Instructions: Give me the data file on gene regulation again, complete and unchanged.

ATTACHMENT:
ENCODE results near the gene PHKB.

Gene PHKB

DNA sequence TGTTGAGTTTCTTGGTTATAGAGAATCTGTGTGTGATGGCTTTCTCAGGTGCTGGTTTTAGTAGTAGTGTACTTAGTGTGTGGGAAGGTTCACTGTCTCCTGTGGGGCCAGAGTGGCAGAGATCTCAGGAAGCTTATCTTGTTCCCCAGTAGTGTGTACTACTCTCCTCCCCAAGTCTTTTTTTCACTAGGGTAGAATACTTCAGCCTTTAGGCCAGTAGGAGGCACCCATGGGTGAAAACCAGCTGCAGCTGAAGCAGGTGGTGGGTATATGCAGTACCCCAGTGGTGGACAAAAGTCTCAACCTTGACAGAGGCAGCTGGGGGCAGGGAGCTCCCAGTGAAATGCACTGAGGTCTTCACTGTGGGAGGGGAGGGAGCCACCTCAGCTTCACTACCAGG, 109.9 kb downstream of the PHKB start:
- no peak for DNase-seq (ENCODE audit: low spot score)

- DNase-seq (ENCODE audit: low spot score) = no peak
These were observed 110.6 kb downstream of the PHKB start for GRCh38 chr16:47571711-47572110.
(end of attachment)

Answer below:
ENCODE results near the gene PHKB.

Gene PHKB

DNA sequence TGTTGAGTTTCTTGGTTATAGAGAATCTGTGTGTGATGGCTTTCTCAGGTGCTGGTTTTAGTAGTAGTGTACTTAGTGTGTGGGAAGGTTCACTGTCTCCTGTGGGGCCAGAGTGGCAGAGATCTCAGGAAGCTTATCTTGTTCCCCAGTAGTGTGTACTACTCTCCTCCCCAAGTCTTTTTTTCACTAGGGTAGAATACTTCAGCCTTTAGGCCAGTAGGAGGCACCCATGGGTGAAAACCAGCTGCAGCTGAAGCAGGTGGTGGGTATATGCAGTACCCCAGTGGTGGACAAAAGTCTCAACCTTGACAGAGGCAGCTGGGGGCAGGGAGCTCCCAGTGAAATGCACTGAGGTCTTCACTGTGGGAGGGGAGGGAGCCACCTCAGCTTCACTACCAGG, 109.9 kb downstream of the PHKB start:
- no peak for DNase-seq (ENCODE audit: low spot score)

- DNase-seq (ENCODE audit: low spot score) = no peak
These were observed 110.6 kb downstream of the PHKB start for GRCh38 chr16:47571711-47572110.